What according to the Bible is human nature? A simple answer is flesh and blood which man shares with the animal world (cf. Gen. 6:17; Ps. 49:12,20; Eccles. 3:18-21; Heb. 2:14). In addition, however, man is made in the image of God (Gen. 1:26; 5:1-3).
Historically the church, though denying that he was initially so, has maintained that man also has a sinful nature. And in case there is any misunderstanding at this point it contends that man is born sinful because Adam his first father was sinful. This belief begs big questions which it is worthwhile subjecting to serious if brief criticism.
First, according to Jesus man becomes the slave of sin not by inheritance but by actually sinning (John 8:34, cf. Gen. 3:6; James 1:13-15; 2:10) in his youth (Gen. 8:21) but definitely not his infancy (Dt. 1:39, etc.)
Second, Paul says that he himself was born alive (like Adam and Eve) and did not die until he, like them, had actually broken the commandment (Rom. 7:9-11).
Third, he also says that where there is no law there is no sin (Rom. 4:15, etc.). In light of this, since babies do not know the law, they cannot break it. Of course, it follows from this that they cannot earn its wages which is death (Rom. 5:12; 6:23).
(Infant Mortality: If at this point it is asked why babies sometimes die, the answer is plain. Since there is no covenant with creation (and hence the creature) which is by divine decree destructible and corruptible (cf. Rom. 8:18-25; Heb. 1:10-12), they die naturally like animals in general. Since God has made to them neither threat nor promise, they die in the normal course of nature from disease or disaster. In their case, death cannot be the wages of sin for the simple reason that where there is no law there is no sin, Rom. 4:15, etc.)
Fourth, the apostle says that we acquire our sinful nature by our disobedience (Eph. 2:1-3). This he had obviously learned from his knowledge of Adam who did the same. In other words, like Paul in the course of our development we all repeat the sins of first Eve then Adam (Rom. 7:9-11, cf. 9:11).
For, fifth, all acknowledge that Adam was ‘born’ knowing neither good nor evil. He acquired his sinful nature by breaking the commandment and as a consequence was cast out of the Garden never to return (Gen. 3:24). My assumption is that the Garden was the womb of the race. Adam was, however physically adult while we, his offspring, are genuine babies when we are born. Once Adam was outside the Garden like Nicodemus, he could not re-enter it (John 3:4). According to Ezekiel 28:13, like the King of Tyre we all begin life innocent in the Garden (or womb) till in due course unrighteousness is found in us (cf. Eccl. 7:29). It is the story of Adam repeated or recapitulated (pace Art. 9 of the C of E).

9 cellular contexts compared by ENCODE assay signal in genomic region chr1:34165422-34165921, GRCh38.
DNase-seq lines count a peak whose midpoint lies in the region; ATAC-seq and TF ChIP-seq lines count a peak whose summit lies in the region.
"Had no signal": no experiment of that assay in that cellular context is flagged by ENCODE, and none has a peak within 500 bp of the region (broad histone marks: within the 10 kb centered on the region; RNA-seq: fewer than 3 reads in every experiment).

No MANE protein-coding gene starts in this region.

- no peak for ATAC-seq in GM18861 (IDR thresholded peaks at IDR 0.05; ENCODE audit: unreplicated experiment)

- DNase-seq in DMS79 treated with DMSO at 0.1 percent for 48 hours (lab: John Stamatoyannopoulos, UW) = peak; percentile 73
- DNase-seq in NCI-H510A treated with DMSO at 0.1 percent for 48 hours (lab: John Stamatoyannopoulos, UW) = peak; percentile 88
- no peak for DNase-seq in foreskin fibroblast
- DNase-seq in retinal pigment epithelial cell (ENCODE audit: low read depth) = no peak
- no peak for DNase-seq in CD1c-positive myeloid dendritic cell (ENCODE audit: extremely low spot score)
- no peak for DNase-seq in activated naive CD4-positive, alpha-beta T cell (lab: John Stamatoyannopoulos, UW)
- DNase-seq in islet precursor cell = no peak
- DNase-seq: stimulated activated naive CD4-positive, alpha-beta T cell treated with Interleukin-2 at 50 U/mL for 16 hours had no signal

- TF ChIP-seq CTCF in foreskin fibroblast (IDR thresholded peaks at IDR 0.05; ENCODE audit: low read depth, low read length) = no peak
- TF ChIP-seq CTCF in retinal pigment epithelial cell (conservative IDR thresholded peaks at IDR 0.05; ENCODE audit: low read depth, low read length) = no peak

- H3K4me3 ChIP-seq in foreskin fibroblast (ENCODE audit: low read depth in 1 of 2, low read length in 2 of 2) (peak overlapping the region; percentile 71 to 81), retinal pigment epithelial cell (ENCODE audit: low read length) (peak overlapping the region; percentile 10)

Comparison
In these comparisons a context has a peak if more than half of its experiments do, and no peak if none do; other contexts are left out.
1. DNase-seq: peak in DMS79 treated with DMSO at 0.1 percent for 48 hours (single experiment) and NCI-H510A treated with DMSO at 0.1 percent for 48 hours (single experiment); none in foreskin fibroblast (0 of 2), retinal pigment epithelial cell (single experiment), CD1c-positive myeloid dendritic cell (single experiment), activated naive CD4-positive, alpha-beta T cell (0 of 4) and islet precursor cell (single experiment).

Sixth, again according to Paul we become sinful or righteous by disobedience or by obedience (Rom. 6:16) which again indicates that we follow in the steps of Adam or of Jesus, the second Adam. In the event, as flesh we are able to follow Adam, in whose image we are made (Gen. 5:1-3), readily enough but we prove incapable of keeping the law like Jesus (1 Cor. 1:29; Gal. 2:16, etc.). In light of Hebrews 2:17 we are forced to conclude that the only difference between him and us is that, though sorely tempted, he did not sin (Heb. 4:15; 1 Pet. 2:22, cf. Rom. 3:19f., etc.) while the rest of us all do (1 K. 8:46; Eccl. 7:20; Rom. 3:23; 5:12, etc.).
Seventh, if we are sinful at birth, like the leopard we cannot change our spots (cf. Jer. 13:23). So, according to Romans 1:26f., we are under natural compulsion and moral obligation to act according to our nature. If original sin is true and we are also sinful by nature, we sin by not sinning. To illustrate briefly, herbivorous leopards in contrast with bulls (Ps. 106:20) are freaks, contradictions in terms. According to Psalm 104, however, God himself feeds the carnivorous lions he has created (Ps. 104:21, cf. v.27; Job 38:39,41). In other words, animals act according to their God-given nature not contrary to it, and we are expected to do the same.
This raises the question of the future. Does human nature go to heaven? As flesh which is unprofitable (John 6:63; Rom. 7:18; 8:6-8) man is like all animals mortal and corruptible and hence cannot by nature inherit the kingdom of God (1 Cor. 15:50). However, as a believer made in the image of God he is given eternal life and a spiritual body like that of Jesus himself (1 Cor. 15:46-53; Phil. 3:21).